Re: Today's Quote
- From: "Kent Johnson" <kent@xxxxxxxxxx>
- Date: Fri, 16 Mar 2007 22:56:17 GMT
I could take your opinion point by point, but why? Each point is an
opinion, and I keep saying over and over that no one knows why Baha'u'llah
said only men are on the Universal House of Justice.
Since no one knows, there is no reason to address your opinions. Each one
is based upon something other than knowledge of the situation since no one
has such knowledge. No amount of guessing will discover the reason, and no
amount of reasoning will change the fact that is what He said. If this is
how you want to "discuss" then I see no point in continuing. You guess what
He might have meant, and I tell you no one knows what He meant. You say He
meant something else and the Baha'is are mistaken and I have no way of
believing you since I believe the Writings reflect what He said. I don't
think we have any thing else to discuss.
"Michael McKenny" <bn872@xxxxxxxxxxxxxxxxxxx> wrote in message
"Kent Johnson" (kent@xxxxxxxxxx) writes:
Hi Michael, I have used that analogy several times in this thread,
my first post.
I must have missed it in your previous posts. Sorry, I snapped at you and
Hong over this. Some phrases etc strike some people as outrageous and this
In my opinion, that Baha'u'llah said that the Universal
House of Justice is comprised of men means that they are not women.
Baha'u'llah said, "In this day women are men/rulers." So, even if there's
a preoccupation with literalism, literally this trap is avoided.
Baha'u'llah included the emancipation of women in his message. There is no
authentic excuse to continue this prejudice against them in the very Faith
asserting it is the latest stage of spirituality.
Regardless of reason for that proclamation (for which no one knows the
reason or reasons) advocating that women should be elected is like asking
for girls to join the boy scouts, or Caucasians to join the Asians, or
to run the Kentucky Derby.
This is not so. There are girl guides for females; Baha'i is not a
monastery which allows women to opt for a nunnery. Baha'i is not divisive,
it is inclusive; women and men, Asians and Whites and every other kind of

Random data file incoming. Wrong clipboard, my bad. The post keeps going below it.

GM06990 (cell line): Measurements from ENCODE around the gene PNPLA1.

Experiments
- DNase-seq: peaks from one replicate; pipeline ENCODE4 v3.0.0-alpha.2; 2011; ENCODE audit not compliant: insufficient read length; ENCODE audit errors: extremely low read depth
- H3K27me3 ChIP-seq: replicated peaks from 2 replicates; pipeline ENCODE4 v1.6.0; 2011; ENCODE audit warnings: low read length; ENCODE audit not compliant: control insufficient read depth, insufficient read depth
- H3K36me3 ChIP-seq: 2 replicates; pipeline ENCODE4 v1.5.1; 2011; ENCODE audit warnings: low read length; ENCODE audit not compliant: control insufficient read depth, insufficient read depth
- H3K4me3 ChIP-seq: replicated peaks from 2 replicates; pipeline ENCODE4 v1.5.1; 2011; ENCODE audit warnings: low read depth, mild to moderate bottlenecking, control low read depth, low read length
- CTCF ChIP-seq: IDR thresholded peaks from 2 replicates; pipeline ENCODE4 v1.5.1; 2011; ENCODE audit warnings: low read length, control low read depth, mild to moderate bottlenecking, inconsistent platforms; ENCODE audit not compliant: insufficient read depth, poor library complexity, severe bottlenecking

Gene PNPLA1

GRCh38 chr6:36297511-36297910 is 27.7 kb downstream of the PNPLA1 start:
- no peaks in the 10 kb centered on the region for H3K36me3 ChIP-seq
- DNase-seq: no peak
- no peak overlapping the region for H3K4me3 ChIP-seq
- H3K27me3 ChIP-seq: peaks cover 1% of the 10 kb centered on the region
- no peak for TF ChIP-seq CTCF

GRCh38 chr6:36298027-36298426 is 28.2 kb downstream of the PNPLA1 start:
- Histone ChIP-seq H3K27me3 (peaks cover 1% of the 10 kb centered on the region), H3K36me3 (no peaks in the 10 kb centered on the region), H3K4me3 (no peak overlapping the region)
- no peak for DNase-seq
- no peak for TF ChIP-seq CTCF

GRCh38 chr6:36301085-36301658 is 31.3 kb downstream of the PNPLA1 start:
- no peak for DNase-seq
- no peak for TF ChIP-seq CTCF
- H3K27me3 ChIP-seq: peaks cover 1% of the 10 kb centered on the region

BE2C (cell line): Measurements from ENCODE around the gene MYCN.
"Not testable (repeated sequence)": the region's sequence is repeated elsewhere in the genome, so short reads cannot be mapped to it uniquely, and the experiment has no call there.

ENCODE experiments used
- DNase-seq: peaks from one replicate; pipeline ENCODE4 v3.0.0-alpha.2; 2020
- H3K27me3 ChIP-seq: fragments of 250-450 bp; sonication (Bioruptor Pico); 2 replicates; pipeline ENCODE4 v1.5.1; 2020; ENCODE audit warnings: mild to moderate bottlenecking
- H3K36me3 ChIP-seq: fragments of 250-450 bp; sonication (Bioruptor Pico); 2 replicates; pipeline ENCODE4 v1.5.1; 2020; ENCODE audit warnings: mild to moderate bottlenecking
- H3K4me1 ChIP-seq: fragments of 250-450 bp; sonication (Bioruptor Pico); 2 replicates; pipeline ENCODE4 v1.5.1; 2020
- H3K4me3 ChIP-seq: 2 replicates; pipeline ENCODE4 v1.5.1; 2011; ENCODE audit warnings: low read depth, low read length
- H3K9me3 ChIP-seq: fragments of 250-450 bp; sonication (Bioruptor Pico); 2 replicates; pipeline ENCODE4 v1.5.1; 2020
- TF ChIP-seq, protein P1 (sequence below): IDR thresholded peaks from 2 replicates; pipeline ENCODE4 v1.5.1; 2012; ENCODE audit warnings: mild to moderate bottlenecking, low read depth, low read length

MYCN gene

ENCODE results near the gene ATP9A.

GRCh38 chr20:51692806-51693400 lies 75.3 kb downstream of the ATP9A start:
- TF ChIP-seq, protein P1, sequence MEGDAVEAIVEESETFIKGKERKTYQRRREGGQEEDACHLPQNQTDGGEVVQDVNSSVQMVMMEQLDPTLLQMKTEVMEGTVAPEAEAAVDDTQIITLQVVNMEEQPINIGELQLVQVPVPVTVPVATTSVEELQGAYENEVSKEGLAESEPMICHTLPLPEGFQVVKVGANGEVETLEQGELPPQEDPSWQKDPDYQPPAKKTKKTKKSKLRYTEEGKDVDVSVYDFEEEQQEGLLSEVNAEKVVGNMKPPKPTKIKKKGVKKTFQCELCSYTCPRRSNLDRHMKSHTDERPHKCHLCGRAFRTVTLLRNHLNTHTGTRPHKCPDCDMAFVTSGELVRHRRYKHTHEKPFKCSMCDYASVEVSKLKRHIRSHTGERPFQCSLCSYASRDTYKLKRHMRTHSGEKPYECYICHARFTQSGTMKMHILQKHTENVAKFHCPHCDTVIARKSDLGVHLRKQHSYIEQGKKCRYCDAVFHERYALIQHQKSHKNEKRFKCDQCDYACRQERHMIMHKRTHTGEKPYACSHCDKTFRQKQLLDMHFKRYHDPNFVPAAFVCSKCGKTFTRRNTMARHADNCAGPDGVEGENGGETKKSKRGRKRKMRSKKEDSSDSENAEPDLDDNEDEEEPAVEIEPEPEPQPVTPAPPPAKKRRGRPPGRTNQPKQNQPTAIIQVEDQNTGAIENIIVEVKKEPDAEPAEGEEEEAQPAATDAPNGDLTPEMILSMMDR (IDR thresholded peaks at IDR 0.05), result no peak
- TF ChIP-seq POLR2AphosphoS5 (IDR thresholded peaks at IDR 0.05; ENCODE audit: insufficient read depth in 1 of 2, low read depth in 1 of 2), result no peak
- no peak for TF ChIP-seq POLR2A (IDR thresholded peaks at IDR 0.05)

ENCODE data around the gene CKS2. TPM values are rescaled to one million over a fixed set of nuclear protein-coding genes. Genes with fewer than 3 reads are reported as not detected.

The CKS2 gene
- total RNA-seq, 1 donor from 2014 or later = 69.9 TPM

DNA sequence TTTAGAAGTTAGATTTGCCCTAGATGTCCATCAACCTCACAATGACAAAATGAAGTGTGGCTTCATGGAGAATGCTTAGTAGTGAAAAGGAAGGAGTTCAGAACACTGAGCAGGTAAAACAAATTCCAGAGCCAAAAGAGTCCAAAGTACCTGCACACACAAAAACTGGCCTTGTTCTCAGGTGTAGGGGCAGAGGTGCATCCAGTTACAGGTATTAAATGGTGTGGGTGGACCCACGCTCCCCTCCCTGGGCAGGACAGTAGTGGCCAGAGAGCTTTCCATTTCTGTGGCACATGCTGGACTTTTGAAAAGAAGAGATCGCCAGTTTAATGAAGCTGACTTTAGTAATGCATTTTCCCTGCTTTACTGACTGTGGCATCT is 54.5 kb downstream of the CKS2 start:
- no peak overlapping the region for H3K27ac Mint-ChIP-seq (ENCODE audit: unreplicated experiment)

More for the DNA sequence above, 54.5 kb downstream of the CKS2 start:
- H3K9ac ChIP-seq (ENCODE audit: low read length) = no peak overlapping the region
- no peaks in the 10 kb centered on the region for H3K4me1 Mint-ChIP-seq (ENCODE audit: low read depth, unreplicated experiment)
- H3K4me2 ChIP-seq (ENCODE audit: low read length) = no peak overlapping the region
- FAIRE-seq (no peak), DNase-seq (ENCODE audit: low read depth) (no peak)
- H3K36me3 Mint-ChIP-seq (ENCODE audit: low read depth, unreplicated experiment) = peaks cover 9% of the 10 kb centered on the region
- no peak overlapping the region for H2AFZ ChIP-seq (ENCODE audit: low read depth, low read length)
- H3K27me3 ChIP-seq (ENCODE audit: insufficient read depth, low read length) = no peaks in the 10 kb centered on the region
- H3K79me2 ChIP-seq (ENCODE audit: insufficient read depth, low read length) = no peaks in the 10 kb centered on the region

It has been continued old world male dominant thinking wedded to medieval
fundamentalist interpretative methodologies that have opposed Baha'u'llah
As you well know, Michael, the powers of the Universal House of Justice
mostly those of arbitration and ceremony.
Actually, I don't well know that. The Baha'i Faith has an administrative
system that is composed of local, regional and global spiritual assembies.
These are in time to be called houses of justice with that name at present
taken only by the global one. So, while they resolve disputes locally,
regionally and globally (arbitration) they also administer the affairs of
the Baha'i Faith.
As to arbitration, this issue of discriminating against Baha'i women
despite the clear text of the Faith has engendered the greatest
contentions within Baha'i and it is long overdue for arbitration.
That only men are allowed to be
elected, as proclaimed by Baha'u'llah, is not an indication of any
deficiency of those who are feminine,
Exactly. The deficiency is in the pre-Baha'i mindset (male supremecist)
that would disregard the clear teachings of Baha'u'llah on this point, and
persist in discrimination even when the policy was demonstrated as the
single greatest cause of conflict within Baha'i. It has nothing to do with
the nature of human females, but the void of compliance with Baha'u'llah's
teachings by those called upon to administer and arbitrate the faith at
the planetary level.
and most discussions of this issue
quote extensively from the Writings.
That single quote above was adequate. Women in the modern age are
Sorry if I offended your sensibilities with my analogy, but I have used
many times before, and even in this thread.
Sorry to have been less calm on finally noticing it then. This reply is
I hope calmer and more substantive.
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